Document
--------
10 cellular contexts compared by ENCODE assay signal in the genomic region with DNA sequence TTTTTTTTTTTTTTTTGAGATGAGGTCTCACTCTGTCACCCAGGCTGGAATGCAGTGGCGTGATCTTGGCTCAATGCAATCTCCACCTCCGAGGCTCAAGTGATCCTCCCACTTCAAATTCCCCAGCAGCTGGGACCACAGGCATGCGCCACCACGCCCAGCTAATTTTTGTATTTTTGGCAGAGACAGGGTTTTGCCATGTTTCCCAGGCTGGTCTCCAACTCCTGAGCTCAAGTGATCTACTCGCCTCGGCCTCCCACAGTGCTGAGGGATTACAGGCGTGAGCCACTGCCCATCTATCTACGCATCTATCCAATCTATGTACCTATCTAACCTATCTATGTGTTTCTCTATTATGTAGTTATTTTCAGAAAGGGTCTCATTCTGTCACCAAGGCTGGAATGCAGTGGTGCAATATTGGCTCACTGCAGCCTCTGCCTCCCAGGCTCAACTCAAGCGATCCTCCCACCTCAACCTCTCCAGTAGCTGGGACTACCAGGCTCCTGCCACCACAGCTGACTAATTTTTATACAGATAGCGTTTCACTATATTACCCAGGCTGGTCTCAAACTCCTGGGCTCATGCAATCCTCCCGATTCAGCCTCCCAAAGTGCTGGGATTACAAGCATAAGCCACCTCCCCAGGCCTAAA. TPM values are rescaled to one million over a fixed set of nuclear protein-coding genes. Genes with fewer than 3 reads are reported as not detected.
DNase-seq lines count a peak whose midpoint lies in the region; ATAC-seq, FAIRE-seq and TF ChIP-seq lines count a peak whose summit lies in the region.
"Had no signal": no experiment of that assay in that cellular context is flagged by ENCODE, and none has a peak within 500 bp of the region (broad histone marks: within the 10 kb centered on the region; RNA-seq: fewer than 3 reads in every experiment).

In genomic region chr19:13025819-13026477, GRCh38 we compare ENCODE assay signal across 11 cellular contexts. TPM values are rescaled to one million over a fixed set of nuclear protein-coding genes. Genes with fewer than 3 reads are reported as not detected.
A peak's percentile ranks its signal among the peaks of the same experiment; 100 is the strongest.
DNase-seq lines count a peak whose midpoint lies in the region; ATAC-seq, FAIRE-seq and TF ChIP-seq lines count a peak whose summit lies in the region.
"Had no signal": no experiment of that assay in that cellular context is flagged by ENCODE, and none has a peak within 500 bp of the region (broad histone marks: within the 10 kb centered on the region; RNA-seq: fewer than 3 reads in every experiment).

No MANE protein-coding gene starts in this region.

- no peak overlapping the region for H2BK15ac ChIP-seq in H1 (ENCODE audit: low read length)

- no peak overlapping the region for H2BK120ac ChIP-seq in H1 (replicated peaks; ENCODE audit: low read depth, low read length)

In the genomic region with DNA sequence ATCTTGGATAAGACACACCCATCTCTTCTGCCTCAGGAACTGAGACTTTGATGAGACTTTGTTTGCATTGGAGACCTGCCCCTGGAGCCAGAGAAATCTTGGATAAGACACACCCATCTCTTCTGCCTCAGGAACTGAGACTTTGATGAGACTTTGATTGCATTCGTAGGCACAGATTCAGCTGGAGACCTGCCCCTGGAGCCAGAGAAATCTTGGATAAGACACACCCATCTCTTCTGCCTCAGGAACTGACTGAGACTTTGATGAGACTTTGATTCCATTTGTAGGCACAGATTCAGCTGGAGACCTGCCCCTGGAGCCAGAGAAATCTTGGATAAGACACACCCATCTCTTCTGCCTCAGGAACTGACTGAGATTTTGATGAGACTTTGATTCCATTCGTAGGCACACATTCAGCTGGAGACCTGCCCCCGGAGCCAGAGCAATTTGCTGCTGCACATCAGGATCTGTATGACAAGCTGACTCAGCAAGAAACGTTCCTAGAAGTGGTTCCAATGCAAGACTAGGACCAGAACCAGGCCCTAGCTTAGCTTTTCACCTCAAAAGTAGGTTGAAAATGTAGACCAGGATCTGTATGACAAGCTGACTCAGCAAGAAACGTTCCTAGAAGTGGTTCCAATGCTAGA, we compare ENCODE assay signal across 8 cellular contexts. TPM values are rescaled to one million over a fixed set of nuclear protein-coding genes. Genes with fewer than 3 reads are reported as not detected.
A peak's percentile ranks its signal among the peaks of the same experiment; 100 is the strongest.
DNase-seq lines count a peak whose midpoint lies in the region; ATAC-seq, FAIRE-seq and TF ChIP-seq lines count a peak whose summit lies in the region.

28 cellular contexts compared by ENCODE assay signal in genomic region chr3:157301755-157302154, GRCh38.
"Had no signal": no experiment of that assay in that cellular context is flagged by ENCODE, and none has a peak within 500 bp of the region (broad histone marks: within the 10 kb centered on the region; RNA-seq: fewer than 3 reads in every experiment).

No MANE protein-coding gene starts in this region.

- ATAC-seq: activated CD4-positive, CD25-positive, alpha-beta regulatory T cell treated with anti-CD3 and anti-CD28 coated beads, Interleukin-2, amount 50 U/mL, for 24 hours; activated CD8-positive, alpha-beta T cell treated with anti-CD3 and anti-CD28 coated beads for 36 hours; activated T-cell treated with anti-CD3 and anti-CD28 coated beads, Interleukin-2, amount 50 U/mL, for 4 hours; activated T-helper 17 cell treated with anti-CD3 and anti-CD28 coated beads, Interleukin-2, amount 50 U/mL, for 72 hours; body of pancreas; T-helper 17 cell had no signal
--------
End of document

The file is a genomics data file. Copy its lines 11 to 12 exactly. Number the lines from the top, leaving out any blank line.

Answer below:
In the genomic region with DNA sequence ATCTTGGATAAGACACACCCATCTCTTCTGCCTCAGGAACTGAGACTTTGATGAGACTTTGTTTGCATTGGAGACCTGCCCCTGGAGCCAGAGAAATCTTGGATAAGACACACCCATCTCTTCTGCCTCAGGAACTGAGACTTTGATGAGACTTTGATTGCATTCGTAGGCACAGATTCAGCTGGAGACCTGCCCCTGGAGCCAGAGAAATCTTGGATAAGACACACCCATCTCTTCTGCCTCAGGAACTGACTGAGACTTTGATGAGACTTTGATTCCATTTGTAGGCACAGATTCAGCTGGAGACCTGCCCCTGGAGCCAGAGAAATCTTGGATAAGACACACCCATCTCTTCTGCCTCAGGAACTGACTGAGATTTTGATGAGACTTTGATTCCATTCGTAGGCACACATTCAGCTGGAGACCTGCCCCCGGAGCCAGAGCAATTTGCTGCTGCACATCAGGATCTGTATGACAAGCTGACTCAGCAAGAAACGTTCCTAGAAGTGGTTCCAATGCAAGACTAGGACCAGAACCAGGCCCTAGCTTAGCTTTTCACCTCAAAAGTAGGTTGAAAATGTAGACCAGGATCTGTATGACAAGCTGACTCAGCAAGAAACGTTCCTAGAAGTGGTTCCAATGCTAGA, we compare ENCODE assay signal across 8 cellular contexts. TPM values are rescaled to one million over a fixed set of nuclear protein-coding genes. Genes with fewer than 3 reads are reported as not detected.
A peak's percentile ranks its signal among the peaks of the same experiment; 100 is the strongest.